NPR ended its weeklong series on the topic ‘Losing Our Religion’ on a weak note. (You can also see/hear part 1, part 2, part 3, and part 4.) In its last part, they interviewed a Methodist minister and a Catholic priest on what they thought of the increasing numbers of people leaving the church especially among the young and what might be done to get them back. (Note that the transcript is not complete and the audio has more.)
At least the Methodist minister said that he felt that the fault lay with the direction that the church had taken on important social issues and that as a result those who are leaving are doing so because “they see that the God we present is bankrupt, and that we’re theologically thin in our ability to even speak our own story.” The Catholic priest was an outright apologist and basically said that it was not his or the church’s responsibility to change their views but for people to come to terms with what the church says. All he was willing to do was to talk to them and help them be more accepting of the church’s doctrines. To be fair, he belongs to one of the most rigid, doctrinaire, and authoritarian institutions and speaking frankly would likely result in him being whisked away to Rome and personally tortured by papa Ratzi in the Vatican dungeons.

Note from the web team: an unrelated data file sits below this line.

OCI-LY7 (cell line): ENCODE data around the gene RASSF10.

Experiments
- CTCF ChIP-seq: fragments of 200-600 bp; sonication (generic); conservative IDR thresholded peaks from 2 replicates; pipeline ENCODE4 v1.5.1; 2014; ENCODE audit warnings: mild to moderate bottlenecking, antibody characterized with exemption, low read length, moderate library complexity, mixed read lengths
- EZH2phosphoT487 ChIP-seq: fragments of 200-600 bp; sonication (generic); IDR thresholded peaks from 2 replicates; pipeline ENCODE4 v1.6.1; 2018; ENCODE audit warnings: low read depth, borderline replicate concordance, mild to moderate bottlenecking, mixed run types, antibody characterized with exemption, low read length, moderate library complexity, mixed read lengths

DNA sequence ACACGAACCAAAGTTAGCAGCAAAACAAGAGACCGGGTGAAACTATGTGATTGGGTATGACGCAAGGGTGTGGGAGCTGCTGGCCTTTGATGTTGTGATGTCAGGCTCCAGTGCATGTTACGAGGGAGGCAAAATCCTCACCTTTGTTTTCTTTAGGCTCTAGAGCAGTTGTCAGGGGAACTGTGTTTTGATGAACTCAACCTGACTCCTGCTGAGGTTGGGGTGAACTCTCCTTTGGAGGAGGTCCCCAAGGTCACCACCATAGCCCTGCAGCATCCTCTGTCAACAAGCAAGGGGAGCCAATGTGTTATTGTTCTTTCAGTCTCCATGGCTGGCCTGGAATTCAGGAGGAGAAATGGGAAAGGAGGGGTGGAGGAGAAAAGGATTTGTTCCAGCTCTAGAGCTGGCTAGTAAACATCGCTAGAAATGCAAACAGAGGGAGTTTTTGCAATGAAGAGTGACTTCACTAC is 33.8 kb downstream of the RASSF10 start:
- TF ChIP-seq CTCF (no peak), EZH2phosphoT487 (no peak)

Both of them said that they were optimistic that there would be a revival of the church and the return of the lost sheep but given that they did not provide any evidence to back up that claim, one got the sense that it was just whistling in the dark to keep up their spirits.
I suspect that NPR wanted to end on what it thought would be a hopeful note for religion but it failed. They might have been better served by also interviewing some of the clergy who have left their churches and their beliefs entirely, because that is a big part of this phenomenon. The series producers hints that there will me more shows on this topic, showing once again that the decline of religion is being seen as a big story.